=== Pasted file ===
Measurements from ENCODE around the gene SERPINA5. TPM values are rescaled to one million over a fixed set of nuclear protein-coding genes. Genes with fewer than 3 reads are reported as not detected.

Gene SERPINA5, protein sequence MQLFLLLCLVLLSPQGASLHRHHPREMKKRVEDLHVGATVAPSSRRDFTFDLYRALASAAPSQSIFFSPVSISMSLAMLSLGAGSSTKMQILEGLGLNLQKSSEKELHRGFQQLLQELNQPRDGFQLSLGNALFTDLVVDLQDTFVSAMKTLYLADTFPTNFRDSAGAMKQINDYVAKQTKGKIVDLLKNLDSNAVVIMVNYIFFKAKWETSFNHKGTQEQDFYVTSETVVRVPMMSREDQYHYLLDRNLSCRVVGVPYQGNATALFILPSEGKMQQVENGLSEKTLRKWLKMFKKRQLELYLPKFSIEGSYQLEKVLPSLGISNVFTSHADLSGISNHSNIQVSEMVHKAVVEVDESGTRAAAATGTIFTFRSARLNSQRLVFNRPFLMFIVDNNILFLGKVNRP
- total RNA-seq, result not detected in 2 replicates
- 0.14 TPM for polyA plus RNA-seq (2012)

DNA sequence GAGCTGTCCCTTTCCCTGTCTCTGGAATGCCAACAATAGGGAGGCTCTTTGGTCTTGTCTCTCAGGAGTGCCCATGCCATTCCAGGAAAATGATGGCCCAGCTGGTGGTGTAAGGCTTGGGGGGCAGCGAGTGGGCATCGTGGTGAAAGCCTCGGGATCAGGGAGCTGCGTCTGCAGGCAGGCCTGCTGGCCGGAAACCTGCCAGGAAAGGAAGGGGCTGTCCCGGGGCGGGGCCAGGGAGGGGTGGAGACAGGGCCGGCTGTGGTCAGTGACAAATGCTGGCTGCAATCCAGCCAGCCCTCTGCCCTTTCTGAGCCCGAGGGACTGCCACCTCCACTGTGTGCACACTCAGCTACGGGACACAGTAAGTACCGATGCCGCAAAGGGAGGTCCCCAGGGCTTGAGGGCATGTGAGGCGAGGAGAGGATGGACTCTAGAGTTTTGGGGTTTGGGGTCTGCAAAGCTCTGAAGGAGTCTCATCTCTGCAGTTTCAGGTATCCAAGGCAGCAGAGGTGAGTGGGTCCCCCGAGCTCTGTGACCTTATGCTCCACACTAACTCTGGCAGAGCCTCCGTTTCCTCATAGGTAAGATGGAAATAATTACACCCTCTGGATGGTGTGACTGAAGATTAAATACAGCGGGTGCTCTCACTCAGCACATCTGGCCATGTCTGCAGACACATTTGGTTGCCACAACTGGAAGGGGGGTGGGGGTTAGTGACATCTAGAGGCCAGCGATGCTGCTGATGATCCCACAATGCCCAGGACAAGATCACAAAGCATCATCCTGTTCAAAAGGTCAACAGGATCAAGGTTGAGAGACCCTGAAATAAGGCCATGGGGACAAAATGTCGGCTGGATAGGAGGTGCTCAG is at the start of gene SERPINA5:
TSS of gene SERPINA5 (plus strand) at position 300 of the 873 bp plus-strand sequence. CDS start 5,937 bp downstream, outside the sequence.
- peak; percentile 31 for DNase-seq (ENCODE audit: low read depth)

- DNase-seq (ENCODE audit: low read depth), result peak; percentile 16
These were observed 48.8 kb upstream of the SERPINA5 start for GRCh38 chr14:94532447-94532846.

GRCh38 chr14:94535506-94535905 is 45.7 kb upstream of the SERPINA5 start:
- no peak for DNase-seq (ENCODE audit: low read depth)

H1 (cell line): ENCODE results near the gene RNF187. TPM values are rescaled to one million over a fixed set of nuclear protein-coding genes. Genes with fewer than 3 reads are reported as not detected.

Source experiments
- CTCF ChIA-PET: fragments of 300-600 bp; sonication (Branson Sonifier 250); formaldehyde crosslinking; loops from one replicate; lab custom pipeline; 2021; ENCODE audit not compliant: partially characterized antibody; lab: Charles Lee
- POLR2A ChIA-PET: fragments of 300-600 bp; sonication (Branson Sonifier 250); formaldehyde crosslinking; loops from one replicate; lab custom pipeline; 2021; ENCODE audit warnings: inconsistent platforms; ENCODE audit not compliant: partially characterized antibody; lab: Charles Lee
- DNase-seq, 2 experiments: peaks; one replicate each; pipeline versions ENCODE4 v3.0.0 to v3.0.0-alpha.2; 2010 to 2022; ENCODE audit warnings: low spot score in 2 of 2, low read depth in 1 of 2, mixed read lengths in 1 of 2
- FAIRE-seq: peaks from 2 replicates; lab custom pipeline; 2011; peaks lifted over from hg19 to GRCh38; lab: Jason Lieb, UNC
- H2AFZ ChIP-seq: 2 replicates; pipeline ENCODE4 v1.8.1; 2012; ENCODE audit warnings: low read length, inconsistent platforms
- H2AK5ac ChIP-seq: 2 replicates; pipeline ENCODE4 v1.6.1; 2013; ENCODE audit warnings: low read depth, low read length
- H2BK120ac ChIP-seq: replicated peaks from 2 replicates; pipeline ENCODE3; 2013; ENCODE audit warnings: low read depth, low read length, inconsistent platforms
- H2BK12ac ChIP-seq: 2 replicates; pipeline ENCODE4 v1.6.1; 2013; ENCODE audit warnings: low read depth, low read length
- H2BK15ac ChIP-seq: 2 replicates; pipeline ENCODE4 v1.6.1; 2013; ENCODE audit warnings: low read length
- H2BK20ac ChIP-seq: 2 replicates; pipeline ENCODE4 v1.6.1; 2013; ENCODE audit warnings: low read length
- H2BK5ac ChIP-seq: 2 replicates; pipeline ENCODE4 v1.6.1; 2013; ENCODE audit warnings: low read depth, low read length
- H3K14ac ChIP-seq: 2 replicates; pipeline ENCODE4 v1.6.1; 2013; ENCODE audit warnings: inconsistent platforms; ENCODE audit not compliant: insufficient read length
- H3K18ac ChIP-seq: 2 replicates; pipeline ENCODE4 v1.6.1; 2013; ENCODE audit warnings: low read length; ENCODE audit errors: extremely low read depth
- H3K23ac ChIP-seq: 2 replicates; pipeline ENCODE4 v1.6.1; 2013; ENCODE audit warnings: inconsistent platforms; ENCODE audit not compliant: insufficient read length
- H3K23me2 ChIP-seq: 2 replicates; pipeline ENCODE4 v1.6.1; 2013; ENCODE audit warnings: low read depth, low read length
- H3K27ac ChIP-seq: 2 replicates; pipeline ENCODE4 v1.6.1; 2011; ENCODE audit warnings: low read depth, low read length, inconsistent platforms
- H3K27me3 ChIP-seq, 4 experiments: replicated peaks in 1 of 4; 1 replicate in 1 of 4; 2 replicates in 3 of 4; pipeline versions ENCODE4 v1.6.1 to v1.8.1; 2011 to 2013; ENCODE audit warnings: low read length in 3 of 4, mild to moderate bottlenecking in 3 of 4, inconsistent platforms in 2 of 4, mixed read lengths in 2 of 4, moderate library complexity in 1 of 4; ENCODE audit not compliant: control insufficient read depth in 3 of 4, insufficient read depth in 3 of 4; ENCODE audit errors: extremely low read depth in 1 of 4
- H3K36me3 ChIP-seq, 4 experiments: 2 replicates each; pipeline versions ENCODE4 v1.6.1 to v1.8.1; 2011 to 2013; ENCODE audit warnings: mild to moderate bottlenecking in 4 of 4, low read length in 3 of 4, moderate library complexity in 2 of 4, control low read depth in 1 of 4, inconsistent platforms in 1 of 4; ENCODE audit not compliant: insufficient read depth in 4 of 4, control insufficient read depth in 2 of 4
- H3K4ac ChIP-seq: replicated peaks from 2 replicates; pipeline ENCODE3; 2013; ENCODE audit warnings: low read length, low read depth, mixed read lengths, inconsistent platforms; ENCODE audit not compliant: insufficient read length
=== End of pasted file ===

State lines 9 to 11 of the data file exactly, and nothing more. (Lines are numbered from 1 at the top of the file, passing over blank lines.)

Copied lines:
These were observed 48.8 kb upstream of the SERPINA5 start for GRCh38 chr14:94532447-94532846.

GRCh38 chr14:94535506-94535905 is 45.7 kb upstream of the SERPINA5 start:
- no peak for DNase-seq (ENCODE audit: low read depth)